Baxter House and Sprague House, below, have been destroyed (~August 21, 2009). You might recall the Philosophy and Political Science departments being in Mount Allison Demolish Baxter House and Sprague House homes of the philosophy and political science departmentsthem. You can't tell from the map in The Record [since the map key was omitted], nor from the Facilities Master Plan map [which is too blurry to make out the dotted lines indicating planned demolition] but if you put the two together you see that Baxter and Sprague houses have had a date with the wrecking ball for some time, as the latest press release regarding the houses confirms. According to it, "These Craftsmen style houses no longer fill a function in the University’s facilities master plan". Supposedly, "the two lots will be used as green space, reducing Mount Allison’s environmental footprint." If it was truly concerned with the environment, it would, perhaps, have been more imaginative for the university to have used the two houses as test grounds for trials of various residential energy-saving and green technologies, with the participation of students, who would no doubt have been enthusiastic to give their time and energy to such a worthwhile project. Instead, they are couple of empty lots, a lot of wreckage in a landfill, and more press releases about green spaces and environmental footprints.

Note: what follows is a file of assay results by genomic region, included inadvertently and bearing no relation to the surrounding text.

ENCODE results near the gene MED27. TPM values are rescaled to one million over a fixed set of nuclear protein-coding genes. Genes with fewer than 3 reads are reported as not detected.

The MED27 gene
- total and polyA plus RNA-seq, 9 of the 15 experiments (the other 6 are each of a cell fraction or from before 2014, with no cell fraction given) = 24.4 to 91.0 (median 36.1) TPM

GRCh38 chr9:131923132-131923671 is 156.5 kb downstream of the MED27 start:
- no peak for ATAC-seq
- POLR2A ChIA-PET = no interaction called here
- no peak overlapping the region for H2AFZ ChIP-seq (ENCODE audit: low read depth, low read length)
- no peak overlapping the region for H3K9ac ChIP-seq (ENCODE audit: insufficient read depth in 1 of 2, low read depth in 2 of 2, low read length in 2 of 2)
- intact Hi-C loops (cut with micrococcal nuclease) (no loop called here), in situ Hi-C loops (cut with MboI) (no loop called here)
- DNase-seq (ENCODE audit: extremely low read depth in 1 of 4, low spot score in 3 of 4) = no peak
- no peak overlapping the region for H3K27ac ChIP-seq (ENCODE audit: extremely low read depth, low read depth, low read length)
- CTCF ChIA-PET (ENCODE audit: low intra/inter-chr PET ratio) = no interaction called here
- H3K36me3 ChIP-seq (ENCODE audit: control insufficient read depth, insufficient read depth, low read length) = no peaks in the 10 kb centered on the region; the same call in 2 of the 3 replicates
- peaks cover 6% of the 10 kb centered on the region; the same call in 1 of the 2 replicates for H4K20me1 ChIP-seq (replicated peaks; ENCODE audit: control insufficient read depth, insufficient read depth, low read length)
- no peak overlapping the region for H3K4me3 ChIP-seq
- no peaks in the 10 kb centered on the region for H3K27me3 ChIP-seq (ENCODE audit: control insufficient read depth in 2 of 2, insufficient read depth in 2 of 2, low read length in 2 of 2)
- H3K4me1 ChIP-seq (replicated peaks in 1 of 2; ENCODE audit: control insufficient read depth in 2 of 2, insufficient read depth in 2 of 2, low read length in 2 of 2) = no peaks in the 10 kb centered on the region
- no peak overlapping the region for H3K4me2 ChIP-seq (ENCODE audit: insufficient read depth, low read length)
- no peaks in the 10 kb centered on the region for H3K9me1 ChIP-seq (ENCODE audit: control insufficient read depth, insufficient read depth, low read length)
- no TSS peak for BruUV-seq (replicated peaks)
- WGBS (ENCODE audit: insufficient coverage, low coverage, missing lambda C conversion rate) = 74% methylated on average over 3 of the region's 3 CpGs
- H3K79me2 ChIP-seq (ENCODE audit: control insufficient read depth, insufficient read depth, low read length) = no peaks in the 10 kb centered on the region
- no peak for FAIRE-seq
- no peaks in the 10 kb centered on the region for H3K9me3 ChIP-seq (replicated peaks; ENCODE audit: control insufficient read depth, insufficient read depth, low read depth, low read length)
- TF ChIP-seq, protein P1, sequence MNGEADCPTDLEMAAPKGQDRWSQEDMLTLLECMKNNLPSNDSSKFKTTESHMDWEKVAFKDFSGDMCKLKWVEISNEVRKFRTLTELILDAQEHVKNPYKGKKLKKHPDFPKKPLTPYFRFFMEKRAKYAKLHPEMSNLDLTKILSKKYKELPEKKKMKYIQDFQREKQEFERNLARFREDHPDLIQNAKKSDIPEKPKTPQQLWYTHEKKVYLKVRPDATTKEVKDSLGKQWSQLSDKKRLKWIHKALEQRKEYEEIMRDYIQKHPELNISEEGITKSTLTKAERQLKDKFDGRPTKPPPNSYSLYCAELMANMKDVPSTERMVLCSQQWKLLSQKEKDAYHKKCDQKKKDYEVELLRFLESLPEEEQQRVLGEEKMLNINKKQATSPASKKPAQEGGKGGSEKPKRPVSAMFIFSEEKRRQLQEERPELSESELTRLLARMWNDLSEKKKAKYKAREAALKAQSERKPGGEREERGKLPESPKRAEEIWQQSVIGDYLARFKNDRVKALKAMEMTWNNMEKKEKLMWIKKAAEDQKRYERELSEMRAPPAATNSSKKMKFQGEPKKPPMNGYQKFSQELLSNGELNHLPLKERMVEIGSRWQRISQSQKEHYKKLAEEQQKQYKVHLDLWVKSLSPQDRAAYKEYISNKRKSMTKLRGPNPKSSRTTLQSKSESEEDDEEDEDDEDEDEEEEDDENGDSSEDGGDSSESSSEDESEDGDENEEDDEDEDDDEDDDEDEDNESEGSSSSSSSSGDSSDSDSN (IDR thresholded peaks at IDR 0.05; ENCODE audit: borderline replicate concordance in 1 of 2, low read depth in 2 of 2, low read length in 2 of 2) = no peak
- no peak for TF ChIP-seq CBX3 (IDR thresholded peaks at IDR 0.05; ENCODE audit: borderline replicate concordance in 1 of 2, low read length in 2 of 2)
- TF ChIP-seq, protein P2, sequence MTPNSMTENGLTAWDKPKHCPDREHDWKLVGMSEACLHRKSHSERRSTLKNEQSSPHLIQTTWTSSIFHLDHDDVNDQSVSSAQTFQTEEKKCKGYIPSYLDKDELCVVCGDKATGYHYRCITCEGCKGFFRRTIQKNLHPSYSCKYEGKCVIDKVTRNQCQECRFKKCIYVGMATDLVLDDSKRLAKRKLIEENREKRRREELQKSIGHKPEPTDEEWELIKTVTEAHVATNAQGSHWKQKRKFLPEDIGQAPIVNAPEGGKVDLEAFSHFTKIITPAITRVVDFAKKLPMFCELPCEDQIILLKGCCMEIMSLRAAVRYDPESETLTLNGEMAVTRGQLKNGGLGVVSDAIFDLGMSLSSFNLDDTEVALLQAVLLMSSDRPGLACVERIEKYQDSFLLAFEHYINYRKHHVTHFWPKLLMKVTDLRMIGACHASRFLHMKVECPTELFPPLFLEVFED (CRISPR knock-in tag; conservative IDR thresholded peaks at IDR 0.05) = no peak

Video of the Destruction of Baxter House
A RESCUE! During the summer of 2007, McGregor House, a 150+ yr old house on York Street (which had signatures going back to the 1920s on one wall of Allisonians who'd stayed in the house), was purchased and moved by local resident Jim Throop, thus preventing it from being demolished by the university. Puzzlingly, the university then tried to simply sell off the empty lot where the house was, which makes the whole plan a little hard to understand. If the administration didn't want to use the land for something else, why order the house moved or demolished in the first place? Surely it would have been more profitable for the university to sell the house in situ?